CHICAGO - Kevin Davis loved sports and got the chance to play basketball for a magnet high school on the West Side.
Tuesday afternoon, the 15-year-old was leaving Michele Clark High School in South Austin when he was shot several times and died less than an hour later, according to Chicago police.
"He was a good young man," the boy’s grandmother Sharoylnn Turner said. "He helped his mother out with his little sister. He looked up to his uncles."
Chicago police reported no one in custody as they appealed to the public for help.
"If anybody has any information, big, small, anything at all, please contact the Chicago Police Department," 15th District Cmdr. Andre Parham told reporters hours after the shooting. "We all have our hearts broken by what happened."
Davis was near a sidewalk in the 5100 block of West Harrison Street when he was shot multiple times around 3:15 p.m., police said. He was taken to Stroger Hospital, where he died less than an hour later.
"They did not need to shoot my grandbaby all those times," Turner told the Sun-Times.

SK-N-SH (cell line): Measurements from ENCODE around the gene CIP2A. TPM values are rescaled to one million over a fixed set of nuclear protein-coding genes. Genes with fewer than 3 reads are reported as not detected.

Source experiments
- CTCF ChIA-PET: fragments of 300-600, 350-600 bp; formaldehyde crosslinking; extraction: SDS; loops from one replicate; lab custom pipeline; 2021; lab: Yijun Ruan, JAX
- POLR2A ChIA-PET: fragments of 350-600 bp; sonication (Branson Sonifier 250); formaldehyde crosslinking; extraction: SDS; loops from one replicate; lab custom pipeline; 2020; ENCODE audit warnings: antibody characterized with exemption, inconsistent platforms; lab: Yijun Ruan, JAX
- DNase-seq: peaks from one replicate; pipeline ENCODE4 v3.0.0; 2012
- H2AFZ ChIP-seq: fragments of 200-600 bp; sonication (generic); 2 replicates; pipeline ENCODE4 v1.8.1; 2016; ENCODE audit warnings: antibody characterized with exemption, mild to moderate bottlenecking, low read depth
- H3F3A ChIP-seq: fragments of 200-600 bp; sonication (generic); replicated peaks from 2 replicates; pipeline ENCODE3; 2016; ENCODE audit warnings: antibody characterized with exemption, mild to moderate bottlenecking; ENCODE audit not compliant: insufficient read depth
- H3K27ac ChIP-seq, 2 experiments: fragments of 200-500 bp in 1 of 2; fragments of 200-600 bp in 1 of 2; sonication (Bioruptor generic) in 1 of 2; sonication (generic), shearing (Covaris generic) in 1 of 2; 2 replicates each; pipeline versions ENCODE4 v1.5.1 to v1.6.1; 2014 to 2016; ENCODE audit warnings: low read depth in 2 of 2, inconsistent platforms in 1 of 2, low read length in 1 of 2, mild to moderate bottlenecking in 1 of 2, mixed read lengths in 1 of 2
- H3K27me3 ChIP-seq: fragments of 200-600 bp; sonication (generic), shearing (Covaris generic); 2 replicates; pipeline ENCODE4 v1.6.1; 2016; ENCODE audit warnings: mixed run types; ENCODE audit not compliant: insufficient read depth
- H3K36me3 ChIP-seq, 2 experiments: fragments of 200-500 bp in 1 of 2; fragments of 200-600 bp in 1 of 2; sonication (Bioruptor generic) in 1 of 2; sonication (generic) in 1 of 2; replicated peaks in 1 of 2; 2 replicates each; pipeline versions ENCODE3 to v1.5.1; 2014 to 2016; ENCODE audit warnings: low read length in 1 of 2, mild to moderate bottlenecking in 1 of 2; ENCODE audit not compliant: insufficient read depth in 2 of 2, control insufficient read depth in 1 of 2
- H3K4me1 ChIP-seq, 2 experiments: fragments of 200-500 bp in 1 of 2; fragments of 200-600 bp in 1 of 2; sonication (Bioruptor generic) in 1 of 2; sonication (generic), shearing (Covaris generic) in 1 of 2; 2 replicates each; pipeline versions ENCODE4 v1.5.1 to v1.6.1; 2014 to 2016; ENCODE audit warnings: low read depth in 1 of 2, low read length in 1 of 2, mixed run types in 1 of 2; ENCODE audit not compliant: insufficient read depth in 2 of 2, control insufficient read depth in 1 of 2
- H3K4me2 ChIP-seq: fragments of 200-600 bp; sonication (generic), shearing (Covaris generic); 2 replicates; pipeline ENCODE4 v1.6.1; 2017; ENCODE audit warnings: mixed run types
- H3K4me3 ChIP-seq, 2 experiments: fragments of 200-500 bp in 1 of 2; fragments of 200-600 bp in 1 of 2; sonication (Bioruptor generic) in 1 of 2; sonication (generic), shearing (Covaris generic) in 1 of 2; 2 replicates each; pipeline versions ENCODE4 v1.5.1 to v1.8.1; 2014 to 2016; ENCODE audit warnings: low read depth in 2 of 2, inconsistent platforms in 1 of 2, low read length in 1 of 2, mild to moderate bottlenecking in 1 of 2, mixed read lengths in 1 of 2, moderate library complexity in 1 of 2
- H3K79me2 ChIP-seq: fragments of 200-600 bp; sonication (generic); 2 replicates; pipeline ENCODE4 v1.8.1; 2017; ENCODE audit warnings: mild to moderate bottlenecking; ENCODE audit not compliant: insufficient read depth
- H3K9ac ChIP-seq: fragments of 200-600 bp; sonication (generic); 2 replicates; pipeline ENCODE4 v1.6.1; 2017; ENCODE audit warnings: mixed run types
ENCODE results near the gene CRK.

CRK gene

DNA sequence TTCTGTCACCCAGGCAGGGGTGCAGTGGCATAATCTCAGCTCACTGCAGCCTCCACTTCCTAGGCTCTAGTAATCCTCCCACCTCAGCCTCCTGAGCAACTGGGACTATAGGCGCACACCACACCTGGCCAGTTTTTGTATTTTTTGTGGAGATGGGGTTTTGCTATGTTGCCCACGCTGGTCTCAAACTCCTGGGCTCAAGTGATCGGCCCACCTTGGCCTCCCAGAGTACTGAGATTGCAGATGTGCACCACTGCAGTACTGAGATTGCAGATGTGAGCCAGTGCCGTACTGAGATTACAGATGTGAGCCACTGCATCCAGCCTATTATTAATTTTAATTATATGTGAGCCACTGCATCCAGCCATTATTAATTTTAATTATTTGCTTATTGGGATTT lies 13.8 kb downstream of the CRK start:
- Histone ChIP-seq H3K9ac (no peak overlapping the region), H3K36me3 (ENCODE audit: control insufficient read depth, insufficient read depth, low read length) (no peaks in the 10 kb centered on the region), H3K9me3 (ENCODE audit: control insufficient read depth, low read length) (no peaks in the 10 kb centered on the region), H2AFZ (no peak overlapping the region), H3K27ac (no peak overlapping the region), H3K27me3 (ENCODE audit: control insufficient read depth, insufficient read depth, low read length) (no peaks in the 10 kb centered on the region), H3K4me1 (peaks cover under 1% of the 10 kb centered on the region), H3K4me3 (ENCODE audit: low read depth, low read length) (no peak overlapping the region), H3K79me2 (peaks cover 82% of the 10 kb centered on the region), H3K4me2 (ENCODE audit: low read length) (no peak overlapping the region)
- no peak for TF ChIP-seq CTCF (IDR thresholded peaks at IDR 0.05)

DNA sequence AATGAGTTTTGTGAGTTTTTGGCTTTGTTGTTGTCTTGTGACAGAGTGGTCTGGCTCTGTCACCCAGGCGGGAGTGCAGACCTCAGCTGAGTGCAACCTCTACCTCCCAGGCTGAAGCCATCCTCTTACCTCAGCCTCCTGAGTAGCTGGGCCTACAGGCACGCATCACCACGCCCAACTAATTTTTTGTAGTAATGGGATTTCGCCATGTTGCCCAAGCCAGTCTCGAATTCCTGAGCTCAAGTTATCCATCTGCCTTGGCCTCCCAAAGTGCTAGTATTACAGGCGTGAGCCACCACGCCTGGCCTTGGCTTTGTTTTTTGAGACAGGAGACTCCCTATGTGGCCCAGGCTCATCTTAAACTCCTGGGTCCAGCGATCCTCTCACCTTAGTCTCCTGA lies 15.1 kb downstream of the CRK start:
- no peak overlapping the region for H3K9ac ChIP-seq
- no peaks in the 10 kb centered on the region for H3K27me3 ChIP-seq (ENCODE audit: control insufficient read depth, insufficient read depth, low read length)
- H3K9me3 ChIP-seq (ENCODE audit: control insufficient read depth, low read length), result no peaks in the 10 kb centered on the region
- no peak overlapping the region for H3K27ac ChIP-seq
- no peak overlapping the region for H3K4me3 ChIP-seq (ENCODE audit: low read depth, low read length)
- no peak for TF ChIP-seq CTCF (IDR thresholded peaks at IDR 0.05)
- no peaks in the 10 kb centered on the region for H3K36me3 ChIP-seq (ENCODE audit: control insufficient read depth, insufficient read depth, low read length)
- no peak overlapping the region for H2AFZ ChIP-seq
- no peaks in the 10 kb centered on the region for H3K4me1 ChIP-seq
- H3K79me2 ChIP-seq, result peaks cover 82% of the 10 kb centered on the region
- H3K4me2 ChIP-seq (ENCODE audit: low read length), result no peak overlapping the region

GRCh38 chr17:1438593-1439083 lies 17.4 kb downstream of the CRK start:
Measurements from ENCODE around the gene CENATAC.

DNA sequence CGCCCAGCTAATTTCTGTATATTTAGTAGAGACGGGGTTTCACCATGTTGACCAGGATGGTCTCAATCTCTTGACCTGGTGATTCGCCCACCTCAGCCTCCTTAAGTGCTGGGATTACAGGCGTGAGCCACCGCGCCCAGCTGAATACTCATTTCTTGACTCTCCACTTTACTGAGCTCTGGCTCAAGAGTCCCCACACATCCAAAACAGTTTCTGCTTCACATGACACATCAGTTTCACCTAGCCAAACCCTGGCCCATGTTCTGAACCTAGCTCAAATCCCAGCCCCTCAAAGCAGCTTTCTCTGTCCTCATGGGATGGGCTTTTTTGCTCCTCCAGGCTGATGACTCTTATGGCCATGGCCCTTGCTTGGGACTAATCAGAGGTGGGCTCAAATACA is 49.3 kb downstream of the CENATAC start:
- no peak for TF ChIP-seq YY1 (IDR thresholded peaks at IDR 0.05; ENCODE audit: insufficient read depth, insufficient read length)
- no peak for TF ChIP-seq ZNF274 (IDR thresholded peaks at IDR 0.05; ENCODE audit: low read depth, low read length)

Davis is among 35 children 15 and younger to be killed in Chicago this year. He is the third person to be killed in the Austin neighborhood over the last week, according to data kept by the Chicago Sun-Times.
Three months ago, three teens — two 17-year-olds and a 19-year-old — were shot blocks from the high school.
Over this past weekend, two men were shot to death and a woman was critically wounded while driving less than a mile away. One of those killed was an aspiring actor.
Still, Jadine Chou, chief of safety and security for Chicago Public Schools, said Michele Clark is considered a safe school, describing it as "a shining star" in Chicago and one that CPS sees as an example for the district.
"It’s not something that we see, these situations would be very extraordinary," she said.
She said the school would be provided with grief counseling on Wednesday as well as extra security.
Parham provided few details of the shooting, including whether Davis may have been targeted.
"It’s a tragedy, I’ve been in this job 26 years, and it doesn’t get any easier," Parham said. "You hate to see anything happen to children in our community. It’s mind-numbing. You’re tired of seeing things like this."